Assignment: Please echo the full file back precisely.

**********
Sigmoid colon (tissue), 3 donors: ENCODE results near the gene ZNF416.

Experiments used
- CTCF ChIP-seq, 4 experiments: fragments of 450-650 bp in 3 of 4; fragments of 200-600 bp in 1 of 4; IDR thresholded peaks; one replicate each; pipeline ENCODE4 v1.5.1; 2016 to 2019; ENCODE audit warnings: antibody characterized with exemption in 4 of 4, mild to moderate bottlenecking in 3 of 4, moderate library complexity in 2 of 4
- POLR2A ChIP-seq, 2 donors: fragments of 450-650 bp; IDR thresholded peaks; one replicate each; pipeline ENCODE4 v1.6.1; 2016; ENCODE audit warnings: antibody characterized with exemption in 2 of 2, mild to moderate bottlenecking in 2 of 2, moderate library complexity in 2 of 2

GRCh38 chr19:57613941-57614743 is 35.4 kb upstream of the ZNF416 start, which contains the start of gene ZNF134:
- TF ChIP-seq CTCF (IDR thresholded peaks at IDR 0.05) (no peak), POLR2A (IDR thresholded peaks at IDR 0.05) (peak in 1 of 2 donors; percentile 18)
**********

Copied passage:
Sigmoid colon (tissue), 3 donors: ENCODE results near the gene ZNF416.

Experiments used
- CTCF ChIP-seq, 4 experiments: fragments of 450-650 bp in 3 of 4; fragments of 200-600 bp in 1 of 4; IDR thresholded peaks; one replicate each; pipeline ENCODE4 v1.5.1; 2016 to 2019; ENCODE audit warnings: antibody characterized with exemption in 4 of 4, mild to moderate bottlenecking in 3 of 4, moderate library complexity in 2 of 4
- POLR2A ChIP-seq, 2 donors: fragments of 450-650 bp; IDR thresholded peaks; one replicate each; pipeline ENCODE4 v1.6.1; 2016; ENCODE audit warnings: antibody characterized with exemption in 2 of 2, mild to moderate bottlenecking in 2 of 2, moderate library complexity in 2 of 2

GRCh38 chr19:57613941-57614743 is 35.4 kb upstream of the ZNF416 start, which contains the start of gene ZNF134:
- TF ChIP-seq CTCF (IDR thresholded peaks at IDR 0.05) (no peak), POLR2A (IDR thresholded peaks at IDR 0.05) (peak in 1 of 2 donors; percentile 18)